Who will be Penn State's next basketball coach?


Who will be Penn State's next basketball coach?

Tuesday, May 24, 2011
Posted: 8:35 p.m.

By Genaro C. Armas
The Associated Press

STATE COLLEGE, Pa. -- An unexpected coaching search is underway at Penn State after Ed DeChellis left his alma mater to take the same position at Navy.

The blinds in the corner office that used to belong to DeChellis were drawn Tuesday morning at the Jordan Center. Around the corner and down a long corridor, athletic director Tim Curley began working the phones a day after DeChellis announced his surprise resignation.

Asked what he was looking for in the next coach, Curley didn't name names, but stressed the priority of finding the right fit for the program. Penn State prides itself as a power conference team whose athletes also excel off the court.

"Our program is built on certain values and tradition, a certain way of operating," he said in a phone interview Tuesday afternoon with The Associated Press. "Ultimately, it's my responsibility to make sure we identify a coach who identifies with our system and the Penn State way."

Though not necessarily someone with Penn State ties, like DeChellis.

"We're conducting a national search, so we're open to the best candidate that we can find," Curley said. He said there was no timeline, though he hoped to move quickly to find a replacement.

A native of western Pennsylvania, the 52-year-old DeChellis returned to Penn State in 2003 after a successful seven-year stint at East Tennessee State. Penn State won the 2009 NIT under DeChellis, then surged into the Big Ten tournament final this past spring to secure a trip to the NCAAs and a date with Temple.

The 66-64 loss to the Owls turned out to be DeChellis' last game. He compiled a record of 114-138, with a 41-95 mark in regular-season Big Ten play.

Curley said DeChellis left the program in an "excellent state," with a great foundation. "If you look at the body of work ... you saw improvements in all the areas."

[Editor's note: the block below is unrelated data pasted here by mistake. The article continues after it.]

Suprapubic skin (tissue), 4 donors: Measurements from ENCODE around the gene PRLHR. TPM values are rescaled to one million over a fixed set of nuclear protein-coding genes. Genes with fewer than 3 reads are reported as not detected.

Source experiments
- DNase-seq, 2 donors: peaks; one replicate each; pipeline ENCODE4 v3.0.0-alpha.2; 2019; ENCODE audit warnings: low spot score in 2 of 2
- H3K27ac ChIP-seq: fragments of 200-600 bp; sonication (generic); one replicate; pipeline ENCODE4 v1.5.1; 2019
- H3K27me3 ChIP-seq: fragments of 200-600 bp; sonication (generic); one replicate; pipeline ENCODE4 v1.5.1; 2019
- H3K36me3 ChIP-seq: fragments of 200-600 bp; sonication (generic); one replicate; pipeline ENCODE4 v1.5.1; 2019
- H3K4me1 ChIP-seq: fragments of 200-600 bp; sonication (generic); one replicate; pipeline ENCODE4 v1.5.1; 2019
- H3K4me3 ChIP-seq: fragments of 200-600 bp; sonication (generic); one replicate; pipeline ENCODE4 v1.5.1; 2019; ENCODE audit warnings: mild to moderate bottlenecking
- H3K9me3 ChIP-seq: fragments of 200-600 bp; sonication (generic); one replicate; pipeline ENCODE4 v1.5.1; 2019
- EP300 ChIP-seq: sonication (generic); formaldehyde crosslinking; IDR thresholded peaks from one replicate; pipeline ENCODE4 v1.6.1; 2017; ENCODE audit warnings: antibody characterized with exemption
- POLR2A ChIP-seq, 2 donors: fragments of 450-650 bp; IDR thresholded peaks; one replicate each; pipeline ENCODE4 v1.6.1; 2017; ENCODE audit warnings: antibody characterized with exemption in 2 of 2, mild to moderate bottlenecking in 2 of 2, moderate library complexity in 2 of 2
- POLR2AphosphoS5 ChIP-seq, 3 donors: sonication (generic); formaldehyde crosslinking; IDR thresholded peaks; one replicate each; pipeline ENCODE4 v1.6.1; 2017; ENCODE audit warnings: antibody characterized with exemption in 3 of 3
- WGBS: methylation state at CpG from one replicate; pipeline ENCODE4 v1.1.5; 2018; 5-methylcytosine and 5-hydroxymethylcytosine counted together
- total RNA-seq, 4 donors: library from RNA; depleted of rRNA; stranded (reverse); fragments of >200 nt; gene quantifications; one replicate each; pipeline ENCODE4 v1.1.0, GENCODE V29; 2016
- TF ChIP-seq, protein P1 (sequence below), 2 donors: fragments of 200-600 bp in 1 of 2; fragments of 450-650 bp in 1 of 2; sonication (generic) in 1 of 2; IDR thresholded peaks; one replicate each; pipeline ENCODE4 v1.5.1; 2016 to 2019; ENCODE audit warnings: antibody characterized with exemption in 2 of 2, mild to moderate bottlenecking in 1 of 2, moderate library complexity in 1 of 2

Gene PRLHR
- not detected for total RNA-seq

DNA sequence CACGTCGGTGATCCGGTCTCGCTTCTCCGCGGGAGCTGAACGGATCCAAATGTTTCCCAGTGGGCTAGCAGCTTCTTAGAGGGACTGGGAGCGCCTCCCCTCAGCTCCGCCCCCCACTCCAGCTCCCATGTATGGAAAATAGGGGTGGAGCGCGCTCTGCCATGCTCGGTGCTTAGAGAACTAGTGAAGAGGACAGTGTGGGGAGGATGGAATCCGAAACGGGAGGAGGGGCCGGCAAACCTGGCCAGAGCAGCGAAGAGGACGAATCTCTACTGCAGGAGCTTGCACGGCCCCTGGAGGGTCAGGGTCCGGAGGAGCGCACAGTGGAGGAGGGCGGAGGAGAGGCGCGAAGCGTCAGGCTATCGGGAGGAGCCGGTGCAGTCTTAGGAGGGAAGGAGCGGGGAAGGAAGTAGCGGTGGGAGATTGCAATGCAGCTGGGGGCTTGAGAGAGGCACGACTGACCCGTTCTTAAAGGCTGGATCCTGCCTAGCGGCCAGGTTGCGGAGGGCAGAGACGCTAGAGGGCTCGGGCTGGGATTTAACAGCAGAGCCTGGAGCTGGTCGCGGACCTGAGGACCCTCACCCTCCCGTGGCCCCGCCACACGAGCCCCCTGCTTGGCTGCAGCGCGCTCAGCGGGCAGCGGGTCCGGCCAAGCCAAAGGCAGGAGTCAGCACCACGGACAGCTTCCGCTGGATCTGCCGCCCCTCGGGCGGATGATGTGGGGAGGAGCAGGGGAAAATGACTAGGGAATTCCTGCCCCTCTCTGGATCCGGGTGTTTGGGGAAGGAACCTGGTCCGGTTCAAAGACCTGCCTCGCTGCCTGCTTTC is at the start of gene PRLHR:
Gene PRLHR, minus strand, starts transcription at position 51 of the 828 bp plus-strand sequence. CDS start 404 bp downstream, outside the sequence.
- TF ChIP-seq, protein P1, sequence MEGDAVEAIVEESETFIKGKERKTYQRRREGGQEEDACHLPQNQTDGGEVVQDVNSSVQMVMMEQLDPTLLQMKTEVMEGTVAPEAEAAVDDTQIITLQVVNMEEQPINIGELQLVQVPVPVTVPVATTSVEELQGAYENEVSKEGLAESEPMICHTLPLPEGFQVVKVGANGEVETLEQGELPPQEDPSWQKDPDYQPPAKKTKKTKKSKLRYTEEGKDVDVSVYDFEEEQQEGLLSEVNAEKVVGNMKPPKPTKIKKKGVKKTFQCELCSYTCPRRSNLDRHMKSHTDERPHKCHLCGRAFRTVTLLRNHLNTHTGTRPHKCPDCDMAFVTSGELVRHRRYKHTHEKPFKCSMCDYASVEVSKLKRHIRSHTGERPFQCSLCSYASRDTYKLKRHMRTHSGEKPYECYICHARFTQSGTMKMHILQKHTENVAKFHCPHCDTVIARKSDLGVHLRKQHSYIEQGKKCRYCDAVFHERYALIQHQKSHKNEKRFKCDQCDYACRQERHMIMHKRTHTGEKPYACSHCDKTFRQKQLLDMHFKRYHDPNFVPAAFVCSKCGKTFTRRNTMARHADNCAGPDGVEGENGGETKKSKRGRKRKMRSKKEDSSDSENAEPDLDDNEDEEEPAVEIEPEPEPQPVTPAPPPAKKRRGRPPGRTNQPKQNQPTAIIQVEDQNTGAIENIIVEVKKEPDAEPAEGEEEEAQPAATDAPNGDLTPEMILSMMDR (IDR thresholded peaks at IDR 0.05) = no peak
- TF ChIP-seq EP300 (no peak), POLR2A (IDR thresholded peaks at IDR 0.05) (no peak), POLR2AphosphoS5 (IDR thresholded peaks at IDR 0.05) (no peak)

Following the departure of career leading scorer Talor Battle and three other senior starters, the next coach will inherit a young and relatively inexperienced roster, other than point guard Tim Frazier.

Fans with pie-in-the-sky hopes have mentioned high-profile names from mid-majors like Butler's Brad Stevens or VCU's Shaka Smart on wish lists, but both hot commodities recently signed long-term extensions to stay put.

Midwest or Pennsylvania ties could be a selling point, especially if Penn State has any hope of getting more competitive on the recruiting trail.

Temple's Fran Dunphy, who left Penn in 2006 to replace Hall of Famer John Chaney with the Owls, is certainly a known commodity. But he signed an extension with Temple a year ago to keep him in Philadelphia through 2018.

Former Bucknell coach Pat Flannery is available. The architect of the defensive-minded Patriot League squads that had back-to-back first-round NCAA victories in 2005 and 2006 is a fundraiser now for Bucknell after stepping down in 2008.

Known for his fiery intensity, Flannery had experienced health problems in his last couple years on the bench. Flannery since then has said he is completely healthy again.

He declined comment when contacted Tuesday by the AP, except saying the Penn State opening "would be a great opportunity for anyone." Flannery could be intriguing given the odd timing of DeChellis' departure, a point when most schools have their coaching staffs in place.

ESPN analyst Dick Vitale on his Twitter feed promoted former Indiana and Texas Tech coach Bob Knight, certainly a name that would raise any school's profile. But Knight, now 70, has his history of volatility that doesn't fit Penn State's image.

There are other possibilities with Pennsylvania ties that currently have coaching jobs, such as Milwaukee's Rob Jeter, Drexel's Bruiser Flint, Marshall's Tom Herrion and Duquesne's Ron Everhart.

Jeter was born in Pittsburgh, Flint has built the Dragons into a consistent CAA contender in the shadows of the more high-profile Philadelphia programs, Herrion was an assistant at Pitt, and Everhart has taken the Dukes, who have long played second fiddle to the Panthers in Pittsburgh, to postseason play the past three seasons.